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Victim Blaming

Victim blaming is holding the victim responsible for a crime or accident they have suffered. It is often unintentional and sometimes starts with good intentions, however, these attitudes are detrimental to the healing of the victims. So what are some of the reasons behind it?


In order to feel safe, we look for what it is about the victim that may have caused this to happen. This is called attribution bias. That is, attributing a consequence to a personal characteristic. She shouldn't have been with that guy. He shouldn't have taken that path. Just as to disclaim responsibility, some people blame factors outside of themselves.


The belief in free will, which is the ability to choose freely, is also often correlated with the belief that what happens to us is our fault. That we deserve what happens to us. That good things happen to good people and bad things happen to bad people. While this belief tends to make criminals receive harsher sentences, it also puts the blame on the victims. Can we really talk about conscious choices when we have no control over the future or the actions of others?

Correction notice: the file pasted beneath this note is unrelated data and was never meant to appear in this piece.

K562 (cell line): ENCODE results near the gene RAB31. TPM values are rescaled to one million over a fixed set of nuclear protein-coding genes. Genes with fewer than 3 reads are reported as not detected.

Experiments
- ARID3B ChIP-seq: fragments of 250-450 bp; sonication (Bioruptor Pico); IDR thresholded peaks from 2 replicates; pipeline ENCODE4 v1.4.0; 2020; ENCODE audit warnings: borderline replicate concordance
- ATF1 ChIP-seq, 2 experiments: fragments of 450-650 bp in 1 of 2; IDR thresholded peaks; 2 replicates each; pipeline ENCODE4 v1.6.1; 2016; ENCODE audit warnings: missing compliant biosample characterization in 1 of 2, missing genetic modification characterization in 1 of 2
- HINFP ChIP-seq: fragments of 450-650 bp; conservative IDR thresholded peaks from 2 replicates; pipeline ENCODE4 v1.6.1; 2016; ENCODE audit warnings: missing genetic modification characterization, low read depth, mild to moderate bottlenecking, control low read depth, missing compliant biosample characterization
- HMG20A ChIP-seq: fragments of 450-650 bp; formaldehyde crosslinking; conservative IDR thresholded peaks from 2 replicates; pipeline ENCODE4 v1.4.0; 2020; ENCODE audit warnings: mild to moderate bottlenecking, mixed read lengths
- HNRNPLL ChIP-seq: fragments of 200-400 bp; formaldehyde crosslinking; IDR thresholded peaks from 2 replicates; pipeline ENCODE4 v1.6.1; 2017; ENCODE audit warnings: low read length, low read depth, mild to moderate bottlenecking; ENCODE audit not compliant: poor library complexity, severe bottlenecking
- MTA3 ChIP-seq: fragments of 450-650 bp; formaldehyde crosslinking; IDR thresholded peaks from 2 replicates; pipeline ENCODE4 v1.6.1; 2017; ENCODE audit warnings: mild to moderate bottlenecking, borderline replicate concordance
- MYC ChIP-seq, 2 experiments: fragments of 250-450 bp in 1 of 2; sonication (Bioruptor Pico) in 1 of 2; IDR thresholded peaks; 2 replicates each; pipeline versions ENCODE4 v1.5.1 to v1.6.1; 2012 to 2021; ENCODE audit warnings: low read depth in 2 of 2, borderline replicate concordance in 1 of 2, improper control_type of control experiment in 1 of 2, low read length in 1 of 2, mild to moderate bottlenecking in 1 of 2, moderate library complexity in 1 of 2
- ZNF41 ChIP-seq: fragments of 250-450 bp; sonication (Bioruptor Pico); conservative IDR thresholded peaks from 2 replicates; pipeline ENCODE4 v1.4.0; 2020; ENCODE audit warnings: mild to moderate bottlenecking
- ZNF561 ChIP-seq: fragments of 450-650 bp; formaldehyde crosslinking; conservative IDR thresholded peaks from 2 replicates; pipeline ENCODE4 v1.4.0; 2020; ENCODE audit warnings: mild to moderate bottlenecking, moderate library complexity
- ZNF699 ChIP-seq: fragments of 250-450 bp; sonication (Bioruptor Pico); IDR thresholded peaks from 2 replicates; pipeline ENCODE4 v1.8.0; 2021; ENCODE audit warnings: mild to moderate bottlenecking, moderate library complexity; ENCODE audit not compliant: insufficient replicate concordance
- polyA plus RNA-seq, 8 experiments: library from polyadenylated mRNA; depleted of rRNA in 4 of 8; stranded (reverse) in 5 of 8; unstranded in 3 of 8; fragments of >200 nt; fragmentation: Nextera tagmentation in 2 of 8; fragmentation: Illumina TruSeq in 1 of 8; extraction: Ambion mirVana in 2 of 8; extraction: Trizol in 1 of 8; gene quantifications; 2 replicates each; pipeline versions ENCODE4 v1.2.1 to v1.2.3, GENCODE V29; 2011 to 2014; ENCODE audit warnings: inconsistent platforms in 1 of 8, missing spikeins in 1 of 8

Violence is so unbearable to acknowledge that it is preferable to discredit the person who exposes it. In order to give credibility to victims, we must first acknowledge that another person may have engaged in unhealthy behavior. This denial reflex is a defense mechanism against the inconceivable. This attitude is not supportive, it makes the victim feel guilty, aggravates the trauma, and increases the feelings of isolation, powerlessness, and insecurity experienced by the victims.


Making the victims feel responsible means taking away the responsibility of the aggressors. It is to confirm them in their unhealthy behaviors without bringing them to question themselves. While the victims' word is denied, the aggressors' version is sought and heard in order to understand and reason out these traumatic events. The line between explaining behavior and excusing it is sometimes too thin.




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